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Bataan Memorial Trainway, 2003 HCEL
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The Bataan Memorial Trainway, a massive, three-year engineering project costing $5.5 million and requiring the services of eight major contractors and twenty-two subcontractors, was completed in 1950. Upon completion, the Bataan Memorial Trainway created a six-block-long corridor through downtown El Paso, allowing trains to pass belowground, and making the City safer and more accessible to pedestrians and drivers.This was the first application of depressed trackage for the relocation of a mainline transcontinental railroad through a downtown urban area. Beyond its design and construction phases, the project actually represents fifty years of varied efforts on the part of government and private employees and concerned citizens alike from conception to realization. As far back as 1901, the City of El Paso passed an Ordinance requiring railroads to separate their grade crossings through the downtown area (which went unheeded, requiring further efforts) in anticipation of this issue.

In addition to excavation and construction of the below grade through-way, the Bataan Memorial Trainway required the relocation of multiple railroad tracks into a single route as well as construction of eight bridges to carry the city streets over the depressed corridor. A 1,700 foot-high arch structural bridge was also included in the project to span the railroad yards at Cotton Street outside the Trainway area. The project was named in honor of the POW victims and survivors of the Bataan Death March in the Phillippines during WWII and dedicated during a national convention of ex-POWs in 1950.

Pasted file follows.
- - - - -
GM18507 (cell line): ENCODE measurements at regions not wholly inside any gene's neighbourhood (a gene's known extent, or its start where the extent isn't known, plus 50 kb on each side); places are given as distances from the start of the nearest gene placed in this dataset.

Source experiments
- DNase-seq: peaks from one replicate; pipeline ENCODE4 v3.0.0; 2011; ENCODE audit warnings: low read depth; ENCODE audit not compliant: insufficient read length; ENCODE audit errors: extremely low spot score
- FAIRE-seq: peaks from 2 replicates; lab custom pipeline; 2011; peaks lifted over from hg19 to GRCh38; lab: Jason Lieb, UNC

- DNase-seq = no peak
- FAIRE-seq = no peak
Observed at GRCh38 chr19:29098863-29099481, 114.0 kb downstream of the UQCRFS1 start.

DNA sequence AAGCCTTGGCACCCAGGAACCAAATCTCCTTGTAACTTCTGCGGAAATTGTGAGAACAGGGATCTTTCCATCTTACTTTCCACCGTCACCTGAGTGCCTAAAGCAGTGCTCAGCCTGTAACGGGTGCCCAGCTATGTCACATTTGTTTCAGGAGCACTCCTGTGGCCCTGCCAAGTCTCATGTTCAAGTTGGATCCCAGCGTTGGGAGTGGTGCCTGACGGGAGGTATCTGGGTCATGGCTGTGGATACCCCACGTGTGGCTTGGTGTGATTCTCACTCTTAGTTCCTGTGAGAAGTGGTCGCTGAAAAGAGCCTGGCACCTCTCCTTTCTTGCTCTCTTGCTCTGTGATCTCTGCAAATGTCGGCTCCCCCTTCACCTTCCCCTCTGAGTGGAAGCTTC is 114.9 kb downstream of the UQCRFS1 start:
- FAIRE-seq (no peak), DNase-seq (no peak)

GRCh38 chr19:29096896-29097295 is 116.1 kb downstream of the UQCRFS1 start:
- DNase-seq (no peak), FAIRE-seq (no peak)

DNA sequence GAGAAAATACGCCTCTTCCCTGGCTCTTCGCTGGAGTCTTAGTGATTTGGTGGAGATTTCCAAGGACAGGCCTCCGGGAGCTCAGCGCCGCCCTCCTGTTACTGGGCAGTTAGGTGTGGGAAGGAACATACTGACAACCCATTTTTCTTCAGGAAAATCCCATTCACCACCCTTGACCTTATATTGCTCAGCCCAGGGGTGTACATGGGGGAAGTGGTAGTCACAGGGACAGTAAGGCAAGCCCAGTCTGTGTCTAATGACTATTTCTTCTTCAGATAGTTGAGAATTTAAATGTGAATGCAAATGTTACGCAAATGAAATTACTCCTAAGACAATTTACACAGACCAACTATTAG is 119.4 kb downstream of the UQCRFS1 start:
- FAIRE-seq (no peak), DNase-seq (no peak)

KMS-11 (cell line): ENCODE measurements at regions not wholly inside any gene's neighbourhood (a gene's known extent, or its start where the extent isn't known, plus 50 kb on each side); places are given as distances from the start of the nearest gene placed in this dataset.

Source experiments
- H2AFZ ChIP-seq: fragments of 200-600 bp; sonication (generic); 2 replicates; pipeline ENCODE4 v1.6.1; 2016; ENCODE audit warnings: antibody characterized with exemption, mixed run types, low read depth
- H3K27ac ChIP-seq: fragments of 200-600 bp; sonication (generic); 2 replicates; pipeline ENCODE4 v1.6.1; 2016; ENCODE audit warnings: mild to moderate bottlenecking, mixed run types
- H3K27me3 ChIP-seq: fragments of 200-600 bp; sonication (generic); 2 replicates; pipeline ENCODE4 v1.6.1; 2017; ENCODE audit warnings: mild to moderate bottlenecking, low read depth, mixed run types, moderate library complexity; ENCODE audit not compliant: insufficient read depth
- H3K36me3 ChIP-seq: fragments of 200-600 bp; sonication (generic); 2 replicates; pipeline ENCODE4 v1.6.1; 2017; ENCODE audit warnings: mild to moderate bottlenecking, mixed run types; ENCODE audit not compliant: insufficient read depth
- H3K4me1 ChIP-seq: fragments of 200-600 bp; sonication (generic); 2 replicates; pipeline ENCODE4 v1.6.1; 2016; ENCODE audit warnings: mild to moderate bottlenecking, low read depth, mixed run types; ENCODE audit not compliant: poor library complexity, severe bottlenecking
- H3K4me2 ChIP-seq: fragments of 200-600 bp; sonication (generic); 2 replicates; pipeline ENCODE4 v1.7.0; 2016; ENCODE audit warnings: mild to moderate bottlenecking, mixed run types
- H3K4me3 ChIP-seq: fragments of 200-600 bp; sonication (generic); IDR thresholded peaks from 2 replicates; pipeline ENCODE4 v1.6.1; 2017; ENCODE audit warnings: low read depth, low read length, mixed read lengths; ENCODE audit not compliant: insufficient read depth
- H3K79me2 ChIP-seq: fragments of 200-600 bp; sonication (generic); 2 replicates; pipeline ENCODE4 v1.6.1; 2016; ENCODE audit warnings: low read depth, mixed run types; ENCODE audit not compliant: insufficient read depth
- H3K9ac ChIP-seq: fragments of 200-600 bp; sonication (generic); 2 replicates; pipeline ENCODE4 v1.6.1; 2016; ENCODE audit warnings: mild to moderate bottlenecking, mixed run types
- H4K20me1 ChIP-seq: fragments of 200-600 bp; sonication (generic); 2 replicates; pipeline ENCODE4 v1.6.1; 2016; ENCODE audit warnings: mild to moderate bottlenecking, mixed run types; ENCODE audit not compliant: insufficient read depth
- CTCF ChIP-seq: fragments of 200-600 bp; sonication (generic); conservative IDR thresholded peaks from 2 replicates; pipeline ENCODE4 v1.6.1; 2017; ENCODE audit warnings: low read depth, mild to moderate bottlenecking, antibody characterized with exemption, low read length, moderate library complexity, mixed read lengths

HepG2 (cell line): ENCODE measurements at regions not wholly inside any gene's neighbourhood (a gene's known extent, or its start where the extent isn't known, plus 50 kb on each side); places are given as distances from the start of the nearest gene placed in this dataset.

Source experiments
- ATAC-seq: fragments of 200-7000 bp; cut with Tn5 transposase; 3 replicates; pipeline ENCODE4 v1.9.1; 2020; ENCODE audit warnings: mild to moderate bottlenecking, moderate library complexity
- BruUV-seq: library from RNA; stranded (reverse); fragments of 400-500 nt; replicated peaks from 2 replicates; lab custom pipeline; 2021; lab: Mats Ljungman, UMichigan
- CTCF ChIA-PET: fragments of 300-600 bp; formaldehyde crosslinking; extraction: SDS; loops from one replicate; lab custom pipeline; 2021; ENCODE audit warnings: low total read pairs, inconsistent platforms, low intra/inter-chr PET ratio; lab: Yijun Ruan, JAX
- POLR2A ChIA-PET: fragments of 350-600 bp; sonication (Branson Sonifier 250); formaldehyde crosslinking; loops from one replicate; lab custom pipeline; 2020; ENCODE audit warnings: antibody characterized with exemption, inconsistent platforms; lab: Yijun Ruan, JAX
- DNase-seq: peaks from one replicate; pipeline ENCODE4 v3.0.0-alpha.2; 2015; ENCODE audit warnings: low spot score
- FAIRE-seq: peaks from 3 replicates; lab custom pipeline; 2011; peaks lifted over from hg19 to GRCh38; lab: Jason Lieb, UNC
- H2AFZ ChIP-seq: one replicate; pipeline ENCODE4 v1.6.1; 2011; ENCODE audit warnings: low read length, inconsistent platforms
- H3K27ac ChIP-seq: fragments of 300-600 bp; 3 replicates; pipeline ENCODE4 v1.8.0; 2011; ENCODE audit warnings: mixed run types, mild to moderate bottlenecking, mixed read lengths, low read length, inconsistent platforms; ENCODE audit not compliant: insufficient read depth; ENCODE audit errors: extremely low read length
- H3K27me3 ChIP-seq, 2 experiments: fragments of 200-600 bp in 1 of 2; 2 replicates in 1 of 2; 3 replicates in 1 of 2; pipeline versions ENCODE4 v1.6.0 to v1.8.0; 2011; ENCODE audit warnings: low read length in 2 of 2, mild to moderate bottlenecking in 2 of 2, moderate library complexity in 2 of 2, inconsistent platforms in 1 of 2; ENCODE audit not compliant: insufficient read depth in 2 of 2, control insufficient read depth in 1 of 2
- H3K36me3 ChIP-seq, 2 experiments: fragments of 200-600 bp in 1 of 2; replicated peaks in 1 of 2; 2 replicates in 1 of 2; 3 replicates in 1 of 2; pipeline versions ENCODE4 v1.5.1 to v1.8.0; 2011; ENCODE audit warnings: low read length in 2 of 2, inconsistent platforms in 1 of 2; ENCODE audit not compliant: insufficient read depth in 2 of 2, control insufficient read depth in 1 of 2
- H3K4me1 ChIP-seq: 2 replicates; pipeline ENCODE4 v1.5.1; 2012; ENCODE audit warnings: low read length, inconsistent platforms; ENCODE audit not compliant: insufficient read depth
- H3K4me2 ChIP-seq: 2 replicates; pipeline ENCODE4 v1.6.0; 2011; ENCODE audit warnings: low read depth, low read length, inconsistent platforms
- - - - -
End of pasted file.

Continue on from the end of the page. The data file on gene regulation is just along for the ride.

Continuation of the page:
Owners:
City of El Paso
  Union Pacific Railroad Co
  Texas Department of Transportation
Engineer:
De Leuw Cather and Co. 
Contractor:
R.E. McKee Co. (Principal)
Photo:
Bill Kirchner; October 21; 2012; hmdb.org
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